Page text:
The actress Jennifer Lawrence has breasts. This may not seem to be particularly newsworthy, but we, as a society, are more interested in her boobs than anything else right now.
I like to know what is going on in the world. To do this, I consume a lot of news – probably twenty different sources a day. I read Hufvudstadsbladet, watch the BBC, follow Bloomberg’s website, and I also use some other methods, like seeing what is trending on Google and Twitter. This does not only tell me what editors think is news, but also what people are interested in. And what we are interested in is Jennifer Lawrence’s boobs.
The hacking and distribution of celebrities’ private pictures has taken precedence over all other stories. We are twenty-five times more likely to search for Jennifer Lawrence than Ukraine on Google. We are seventeen times more interested in naked celebrities than the Ebola outbreak. This makes sense, in a way: people in the West are likely to have seen Kate Upton in Sports Illustrated or watched McKayla Maroney at the Olympics. We don’t have much experience with epidemics like the Ebola outbreak.
There were occasional scares over SARS or swine flu, but the last real threat that touched the West was HIV / AIDS. The fear of HIV has declined over time because of advances in medicine, so the younger generations don’t even have that same cold terror I felt in my youth when a blood transfusion or one night stand could kill me.
We tend to think that the threat of epidemics has declined in the developed world. We have innovative medicines and new equipment and the best procedures. While all this is true, sooner or later we will have another outbreak. It might be flu or Ebola or maybe something that hasn’t been identified yet. When it does happen Western society will hopefully reevaluate its priorities.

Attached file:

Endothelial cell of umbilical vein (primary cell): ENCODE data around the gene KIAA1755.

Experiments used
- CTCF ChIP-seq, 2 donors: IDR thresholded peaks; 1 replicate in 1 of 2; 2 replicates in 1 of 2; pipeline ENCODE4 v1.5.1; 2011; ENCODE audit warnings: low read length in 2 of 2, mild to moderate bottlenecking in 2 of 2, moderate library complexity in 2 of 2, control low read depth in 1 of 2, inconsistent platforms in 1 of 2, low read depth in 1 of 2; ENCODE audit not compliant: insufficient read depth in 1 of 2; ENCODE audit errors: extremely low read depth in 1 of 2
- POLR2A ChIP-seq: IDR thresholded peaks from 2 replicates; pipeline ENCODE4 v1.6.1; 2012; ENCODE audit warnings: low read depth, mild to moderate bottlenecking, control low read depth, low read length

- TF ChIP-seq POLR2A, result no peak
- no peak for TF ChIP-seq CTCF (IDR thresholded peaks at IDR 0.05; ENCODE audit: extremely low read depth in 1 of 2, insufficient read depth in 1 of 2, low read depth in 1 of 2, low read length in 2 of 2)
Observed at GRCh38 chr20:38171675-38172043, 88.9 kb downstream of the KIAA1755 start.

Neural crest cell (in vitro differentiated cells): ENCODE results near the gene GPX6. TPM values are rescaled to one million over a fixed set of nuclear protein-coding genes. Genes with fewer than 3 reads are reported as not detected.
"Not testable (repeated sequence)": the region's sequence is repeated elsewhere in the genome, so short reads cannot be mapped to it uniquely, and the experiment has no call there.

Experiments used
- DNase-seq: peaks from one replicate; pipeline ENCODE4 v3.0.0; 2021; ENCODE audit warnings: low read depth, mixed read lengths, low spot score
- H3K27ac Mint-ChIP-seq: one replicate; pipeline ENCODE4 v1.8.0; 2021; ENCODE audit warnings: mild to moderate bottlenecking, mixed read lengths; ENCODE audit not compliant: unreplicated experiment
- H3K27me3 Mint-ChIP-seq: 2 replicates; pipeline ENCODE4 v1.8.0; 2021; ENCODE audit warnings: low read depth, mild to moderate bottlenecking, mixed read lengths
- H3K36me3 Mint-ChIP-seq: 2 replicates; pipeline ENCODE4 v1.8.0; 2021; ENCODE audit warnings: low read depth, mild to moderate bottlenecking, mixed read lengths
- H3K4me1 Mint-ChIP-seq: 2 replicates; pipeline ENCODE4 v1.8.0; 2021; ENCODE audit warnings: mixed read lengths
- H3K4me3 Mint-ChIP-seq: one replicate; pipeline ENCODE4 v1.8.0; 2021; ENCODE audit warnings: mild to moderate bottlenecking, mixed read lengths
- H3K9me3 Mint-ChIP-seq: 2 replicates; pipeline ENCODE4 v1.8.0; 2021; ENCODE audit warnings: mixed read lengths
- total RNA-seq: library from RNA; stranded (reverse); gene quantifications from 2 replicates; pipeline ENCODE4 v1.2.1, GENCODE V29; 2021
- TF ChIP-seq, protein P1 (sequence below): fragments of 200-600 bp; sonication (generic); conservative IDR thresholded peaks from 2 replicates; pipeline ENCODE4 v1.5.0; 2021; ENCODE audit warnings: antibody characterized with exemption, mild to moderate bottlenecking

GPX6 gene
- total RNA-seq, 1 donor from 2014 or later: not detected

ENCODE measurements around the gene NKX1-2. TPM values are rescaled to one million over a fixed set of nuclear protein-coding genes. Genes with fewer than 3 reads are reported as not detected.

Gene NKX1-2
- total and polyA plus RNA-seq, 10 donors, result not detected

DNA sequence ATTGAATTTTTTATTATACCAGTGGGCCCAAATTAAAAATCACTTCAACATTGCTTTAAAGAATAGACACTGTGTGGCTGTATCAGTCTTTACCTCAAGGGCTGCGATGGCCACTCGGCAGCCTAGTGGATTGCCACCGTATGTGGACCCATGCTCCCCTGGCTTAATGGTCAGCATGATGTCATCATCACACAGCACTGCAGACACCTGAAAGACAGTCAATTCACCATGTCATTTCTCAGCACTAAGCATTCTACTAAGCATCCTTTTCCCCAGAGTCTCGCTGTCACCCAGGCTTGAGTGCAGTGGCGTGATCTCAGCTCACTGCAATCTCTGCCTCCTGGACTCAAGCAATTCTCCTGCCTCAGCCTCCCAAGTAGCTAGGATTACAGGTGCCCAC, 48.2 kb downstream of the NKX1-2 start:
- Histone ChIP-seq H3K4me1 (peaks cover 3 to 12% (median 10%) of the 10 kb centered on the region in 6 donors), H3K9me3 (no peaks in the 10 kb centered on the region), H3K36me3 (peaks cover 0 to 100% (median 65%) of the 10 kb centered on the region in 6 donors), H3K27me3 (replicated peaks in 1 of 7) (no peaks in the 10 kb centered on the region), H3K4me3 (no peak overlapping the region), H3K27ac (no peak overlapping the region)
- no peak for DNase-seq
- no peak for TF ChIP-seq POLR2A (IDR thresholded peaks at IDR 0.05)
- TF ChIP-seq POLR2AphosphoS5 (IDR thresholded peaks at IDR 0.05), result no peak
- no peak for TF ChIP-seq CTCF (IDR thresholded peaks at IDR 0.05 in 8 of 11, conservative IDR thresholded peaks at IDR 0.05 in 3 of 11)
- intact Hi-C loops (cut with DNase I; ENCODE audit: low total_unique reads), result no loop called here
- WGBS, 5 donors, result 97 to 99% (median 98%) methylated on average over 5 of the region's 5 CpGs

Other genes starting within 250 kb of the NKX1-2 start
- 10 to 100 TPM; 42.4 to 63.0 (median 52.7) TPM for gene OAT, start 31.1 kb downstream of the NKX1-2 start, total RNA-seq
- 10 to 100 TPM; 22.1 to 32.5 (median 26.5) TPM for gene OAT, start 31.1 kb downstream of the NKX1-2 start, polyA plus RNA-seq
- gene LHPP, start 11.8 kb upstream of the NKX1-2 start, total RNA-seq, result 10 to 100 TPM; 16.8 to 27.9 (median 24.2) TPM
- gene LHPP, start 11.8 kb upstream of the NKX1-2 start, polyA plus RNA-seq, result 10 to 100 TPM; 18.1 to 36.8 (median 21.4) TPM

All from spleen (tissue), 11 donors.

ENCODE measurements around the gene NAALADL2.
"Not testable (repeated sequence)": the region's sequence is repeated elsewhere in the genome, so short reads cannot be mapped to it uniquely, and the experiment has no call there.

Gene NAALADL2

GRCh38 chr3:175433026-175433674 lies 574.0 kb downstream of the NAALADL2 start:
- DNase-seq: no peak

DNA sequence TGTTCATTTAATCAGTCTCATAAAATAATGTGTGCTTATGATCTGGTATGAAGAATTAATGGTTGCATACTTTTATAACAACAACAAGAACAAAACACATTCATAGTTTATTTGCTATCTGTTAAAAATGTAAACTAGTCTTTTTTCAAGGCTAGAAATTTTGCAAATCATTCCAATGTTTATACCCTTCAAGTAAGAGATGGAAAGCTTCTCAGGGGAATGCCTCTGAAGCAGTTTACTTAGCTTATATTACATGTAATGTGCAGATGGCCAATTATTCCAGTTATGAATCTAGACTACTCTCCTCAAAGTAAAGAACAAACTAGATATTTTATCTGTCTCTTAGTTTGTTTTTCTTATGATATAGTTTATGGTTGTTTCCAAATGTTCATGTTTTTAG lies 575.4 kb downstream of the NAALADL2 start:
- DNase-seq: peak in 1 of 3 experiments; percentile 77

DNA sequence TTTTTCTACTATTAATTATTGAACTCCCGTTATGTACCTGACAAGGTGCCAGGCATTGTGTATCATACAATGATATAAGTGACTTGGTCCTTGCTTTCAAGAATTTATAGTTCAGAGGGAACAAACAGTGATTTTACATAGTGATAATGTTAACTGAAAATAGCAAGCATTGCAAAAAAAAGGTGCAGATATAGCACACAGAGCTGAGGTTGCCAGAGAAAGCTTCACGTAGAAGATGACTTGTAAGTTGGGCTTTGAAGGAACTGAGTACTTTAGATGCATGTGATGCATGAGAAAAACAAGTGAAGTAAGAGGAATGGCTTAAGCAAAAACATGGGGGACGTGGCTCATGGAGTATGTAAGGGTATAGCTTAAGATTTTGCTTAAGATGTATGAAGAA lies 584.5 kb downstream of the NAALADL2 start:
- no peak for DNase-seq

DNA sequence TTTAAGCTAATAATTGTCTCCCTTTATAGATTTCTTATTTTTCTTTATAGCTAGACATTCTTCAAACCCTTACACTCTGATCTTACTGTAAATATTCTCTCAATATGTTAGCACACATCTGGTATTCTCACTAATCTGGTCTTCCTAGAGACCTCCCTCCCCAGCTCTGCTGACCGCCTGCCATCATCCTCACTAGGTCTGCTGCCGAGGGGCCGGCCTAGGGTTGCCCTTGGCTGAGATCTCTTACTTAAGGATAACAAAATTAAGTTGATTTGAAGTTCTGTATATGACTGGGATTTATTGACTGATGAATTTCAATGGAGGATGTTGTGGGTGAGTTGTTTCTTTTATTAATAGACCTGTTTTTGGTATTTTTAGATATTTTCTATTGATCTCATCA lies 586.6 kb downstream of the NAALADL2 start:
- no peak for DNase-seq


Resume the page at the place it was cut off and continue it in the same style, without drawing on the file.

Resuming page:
I wrote Dead Romans with this in mind. In my novel three characters have to deal with a plague outbreak in the city of Ephesus during the height of the Roman Empire. The characters are directly impacted by the plague and have to deal with its wider effects upon society. What happens if so many people die that it disrupts food supplies? I wrote about it in my book and unsurprisingly the exact same thing is happening right now in Sierra Leone because of Ebola.
It is newsworthy when a celebrity gets hacked and her private, intimate pictures are posted online, I guess. But I find it hard to believe this should be a priority. What happened to you is dreadful, Jennifer, but I just don’t think it is that important in the grand scheme of things.